TIME TO RETHINK MENTAL ILLNESS; It's the Stigma Which Would Have Denied Us the Greats of History

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WHO was Britain's greatest Prime Minister? Who was America's greatest president?

The answers will be a matter of opinion. But my guess is that a clear majority would answer Winston Churchill to the first question and Abraham Lincoln to the second.

There is something else these two great leaders had in common, though. They were both mentally ill.

That is a very stark statement. It might offend those who do not see beyond Churchill's war hero status, or the political genius of a president who held the United States together through civil war.

Some might think that to say these men had mental health problems is somehow to diminish their stature and their achievements. And therein lies a problem - the stigma and the taboo.

But it is recognised that both had bouts of severe depression - a mental illness.

Churchill had a name for it. Black dog. That sense of deadness that can suddenly envelop the mind, stop it from functioning properly.

Some days, he couldn't rouse himself from his bed.

He drank to excess. Yet he was, by common consent, not just our greatest Prime Minister, but, to many, the greatest Briton.

Lincoln lived and ruled in a very different era. Moody and melancholic were the words applied to his mental condition.

In modern terms, we are again talking about depression. But it did not stop him building the team and taking the difficult steps that would see an end to slavery in his country.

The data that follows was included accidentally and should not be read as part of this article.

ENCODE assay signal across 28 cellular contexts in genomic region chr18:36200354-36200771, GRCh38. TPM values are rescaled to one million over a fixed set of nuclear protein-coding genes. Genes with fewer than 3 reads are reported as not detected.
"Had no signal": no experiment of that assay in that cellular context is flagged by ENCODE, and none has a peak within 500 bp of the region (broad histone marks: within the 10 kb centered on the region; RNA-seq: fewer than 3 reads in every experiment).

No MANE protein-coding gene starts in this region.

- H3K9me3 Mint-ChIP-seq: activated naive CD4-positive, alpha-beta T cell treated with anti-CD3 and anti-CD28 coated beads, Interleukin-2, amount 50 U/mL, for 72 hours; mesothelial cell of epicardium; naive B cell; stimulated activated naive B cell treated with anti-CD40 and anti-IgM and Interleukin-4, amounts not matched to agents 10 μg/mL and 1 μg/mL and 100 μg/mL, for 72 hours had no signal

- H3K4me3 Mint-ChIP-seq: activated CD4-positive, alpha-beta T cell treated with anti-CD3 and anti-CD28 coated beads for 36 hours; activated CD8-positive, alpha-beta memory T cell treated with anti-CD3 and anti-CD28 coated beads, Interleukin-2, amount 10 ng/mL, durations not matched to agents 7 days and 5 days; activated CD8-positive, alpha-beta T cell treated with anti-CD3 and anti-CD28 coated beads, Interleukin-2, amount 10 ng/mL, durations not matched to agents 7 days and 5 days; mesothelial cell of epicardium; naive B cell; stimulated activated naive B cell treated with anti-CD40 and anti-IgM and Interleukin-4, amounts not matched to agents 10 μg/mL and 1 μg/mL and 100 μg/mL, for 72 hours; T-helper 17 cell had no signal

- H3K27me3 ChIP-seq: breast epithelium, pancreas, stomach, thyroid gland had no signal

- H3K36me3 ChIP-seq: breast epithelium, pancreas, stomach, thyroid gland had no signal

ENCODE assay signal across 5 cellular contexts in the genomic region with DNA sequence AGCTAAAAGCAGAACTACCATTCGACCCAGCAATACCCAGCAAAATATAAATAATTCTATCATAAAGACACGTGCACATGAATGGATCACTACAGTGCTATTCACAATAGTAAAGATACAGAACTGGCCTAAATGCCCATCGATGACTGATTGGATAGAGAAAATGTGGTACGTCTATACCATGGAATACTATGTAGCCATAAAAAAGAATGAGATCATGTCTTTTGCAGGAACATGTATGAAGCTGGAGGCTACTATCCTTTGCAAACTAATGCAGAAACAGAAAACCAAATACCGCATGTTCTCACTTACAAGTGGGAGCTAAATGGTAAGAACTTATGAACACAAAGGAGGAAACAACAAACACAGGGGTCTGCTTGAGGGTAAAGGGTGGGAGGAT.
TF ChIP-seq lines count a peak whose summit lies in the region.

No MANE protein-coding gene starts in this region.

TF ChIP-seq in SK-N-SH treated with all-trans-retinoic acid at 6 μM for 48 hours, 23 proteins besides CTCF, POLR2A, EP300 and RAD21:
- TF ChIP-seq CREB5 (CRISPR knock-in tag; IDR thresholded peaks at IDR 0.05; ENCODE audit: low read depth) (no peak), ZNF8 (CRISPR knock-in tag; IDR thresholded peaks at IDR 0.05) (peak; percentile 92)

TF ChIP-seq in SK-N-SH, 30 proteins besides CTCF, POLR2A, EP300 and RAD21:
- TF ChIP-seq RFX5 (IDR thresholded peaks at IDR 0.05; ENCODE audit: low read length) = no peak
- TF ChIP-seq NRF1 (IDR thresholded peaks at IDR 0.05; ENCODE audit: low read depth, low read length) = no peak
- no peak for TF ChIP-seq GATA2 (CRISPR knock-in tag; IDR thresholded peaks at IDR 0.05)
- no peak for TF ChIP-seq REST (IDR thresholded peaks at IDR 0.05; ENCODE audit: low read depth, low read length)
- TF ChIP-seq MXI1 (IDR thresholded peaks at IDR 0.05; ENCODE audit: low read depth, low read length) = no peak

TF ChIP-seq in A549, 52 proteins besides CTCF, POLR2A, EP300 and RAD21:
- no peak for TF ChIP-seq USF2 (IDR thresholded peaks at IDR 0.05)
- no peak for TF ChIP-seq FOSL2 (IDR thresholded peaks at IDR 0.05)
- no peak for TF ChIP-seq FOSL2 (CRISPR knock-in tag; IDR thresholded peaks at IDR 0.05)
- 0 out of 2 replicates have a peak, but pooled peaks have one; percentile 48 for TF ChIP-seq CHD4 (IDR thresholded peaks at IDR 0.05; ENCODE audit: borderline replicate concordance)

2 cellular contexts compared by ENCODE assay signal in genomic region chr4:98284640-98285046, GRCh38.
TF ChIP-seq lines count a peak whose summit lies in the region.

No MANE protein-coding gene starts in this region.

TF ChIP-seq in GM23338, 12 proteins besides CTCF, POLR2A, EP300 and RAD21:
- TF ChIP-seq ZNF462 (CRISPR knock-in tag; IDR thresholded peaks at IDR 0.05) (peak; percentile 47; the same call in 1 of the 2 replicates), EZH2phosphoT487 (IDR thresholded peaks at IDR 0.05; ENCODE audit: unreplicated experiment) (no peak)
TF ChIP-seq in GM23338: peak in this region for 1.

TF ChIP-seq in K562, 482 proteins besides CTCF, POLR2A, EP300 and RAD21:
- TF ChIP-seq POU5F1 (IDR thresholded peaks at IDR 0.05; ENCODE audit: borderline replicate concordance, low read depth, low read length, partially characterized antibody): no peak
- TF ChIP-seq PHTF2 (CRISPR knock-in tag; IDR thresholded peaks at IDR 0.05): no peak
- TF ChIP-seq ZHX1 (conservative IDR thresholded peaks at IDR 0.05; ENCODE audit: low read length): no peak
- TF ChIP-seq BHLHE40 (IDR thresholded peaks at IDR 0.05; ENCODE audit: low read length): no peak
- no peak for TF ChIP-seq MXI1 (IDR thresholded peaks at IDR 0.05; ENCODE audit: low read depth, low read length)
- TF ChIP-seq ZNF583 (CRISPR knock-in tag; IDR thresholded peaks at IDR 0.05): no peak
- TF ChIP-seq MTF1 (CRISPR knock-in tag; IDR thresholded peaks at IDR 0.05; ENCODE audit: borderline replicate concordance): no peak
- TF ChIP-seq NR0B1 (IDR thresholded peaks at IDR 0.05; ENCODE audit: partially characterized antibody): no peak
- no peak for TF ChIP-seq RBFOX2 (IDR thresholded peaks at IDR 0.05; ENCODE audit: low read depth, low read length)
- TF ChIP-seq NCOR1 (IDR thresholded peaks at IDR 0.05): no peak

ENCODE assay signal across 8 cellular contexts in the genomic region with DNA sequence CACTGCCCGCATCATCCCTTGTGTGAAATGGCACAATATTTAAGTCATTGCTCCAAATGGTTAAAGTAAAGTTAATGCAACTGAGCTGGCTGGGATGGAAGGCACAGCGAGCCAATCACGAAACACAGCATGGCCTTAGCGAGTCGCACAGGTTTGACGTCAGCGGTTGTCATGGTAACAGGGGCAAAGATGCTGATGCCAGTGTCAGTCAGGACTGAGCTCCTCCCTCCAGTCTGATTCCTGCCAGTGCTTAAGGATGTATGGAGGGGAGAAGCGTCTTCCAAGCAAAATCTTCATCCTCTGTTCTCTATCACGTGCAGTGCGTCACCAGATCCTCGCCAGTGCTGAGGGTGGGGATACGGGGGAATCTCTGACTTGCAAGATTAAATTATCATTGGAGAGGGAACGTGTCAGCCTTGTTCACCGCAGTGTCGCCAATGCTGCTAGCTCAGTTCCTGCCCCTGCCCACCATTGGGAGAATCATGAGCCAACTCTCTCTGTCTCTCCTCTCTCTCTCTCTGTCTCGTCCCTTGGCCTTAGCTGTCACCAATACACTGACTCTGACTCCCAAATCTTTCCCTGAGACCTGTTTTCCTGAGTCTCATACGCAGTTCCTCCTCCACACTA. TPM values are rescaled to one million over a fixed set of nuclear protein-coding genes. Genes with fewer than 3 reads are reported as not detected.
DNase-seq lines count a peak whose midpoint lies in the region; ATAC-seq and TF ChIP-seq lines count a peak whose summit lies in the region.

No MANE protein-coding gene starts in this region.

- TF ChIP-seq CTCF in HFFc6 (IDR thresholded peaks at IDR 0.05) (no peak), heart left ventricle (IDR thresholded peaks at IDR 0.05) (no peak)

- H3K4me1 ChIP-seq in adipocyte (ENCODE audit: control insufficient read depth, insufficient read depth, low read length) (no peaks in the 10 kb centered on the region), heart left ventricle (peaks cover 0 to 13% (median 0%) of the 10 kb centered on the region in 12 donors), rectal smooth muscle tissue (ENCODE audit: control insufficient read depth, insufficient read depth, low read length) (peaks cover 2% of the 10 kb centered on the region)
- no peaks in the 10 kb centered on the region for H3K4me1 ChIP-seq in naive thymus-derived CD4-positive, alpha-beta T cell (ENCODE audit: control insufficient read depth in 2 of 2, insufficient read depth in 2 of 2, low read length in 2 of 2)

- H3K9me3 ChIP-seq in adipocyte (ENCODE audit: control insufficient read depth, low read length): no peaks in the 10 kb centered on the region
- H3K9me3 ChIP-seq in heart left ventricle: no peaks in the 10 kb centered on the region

Here is another question. Which eminent British scientist was born on the same day as Lincoln - February 12, 1809?

Charles Darwin, who laid the foundations for the science of evolution and transformed the way people think about the world around them.

Without Darwin's work, it is unlikely mankind would have entered the 21st century having mapped the human genome, developed techniques for understanding genetic conditions or been in a position accurately to pinpoint criminals on the basis of DNA evidence.

It is remarkable that two giants of history should have been born on the same day.

But there is something else they have in common. Mental illness. Darwin struggled with what doctors today would define as "panic disorder" or severe anxiety.

It showed itself in panic attacks, stomach disorders, crippling headaches, skin inflammation, agoraphobia, trembling and heart palpitations.

Darwin's mental torment often left him in floods of tears. He spent 25 years consulting more than 20 doctors in a vain bid to find a cure.

Modern medical experts who have studied Darwin believe the cause of his illnesses, including physical ailments, was rooted in mental illness.

I sometimes wonder how these great historic figures would have fared had they been alive today.

What is beyond doubt is that discrimination against the mentally ill is real. Four out of 10 employers say they would consider taking on someone with a history of mental illness. Great. Or is it? No. Because that means six out of 10 would not.

Let's say Britain had decided to reject Churchill on account of his Black Dog and his drinking.

Would another leader have emerged to lead Britain to victory over the Nazis? These three great men - Churchill, Lincoln, and Darwin - are featured in A World Without, a short report written by historian Nigel Jones and me, which asks how our world would have been different if prominent people had been sidelined because of mental illness.

Everyone in our report left the world a significantly better place. Yet every one of them suffered some form of mental health issue.

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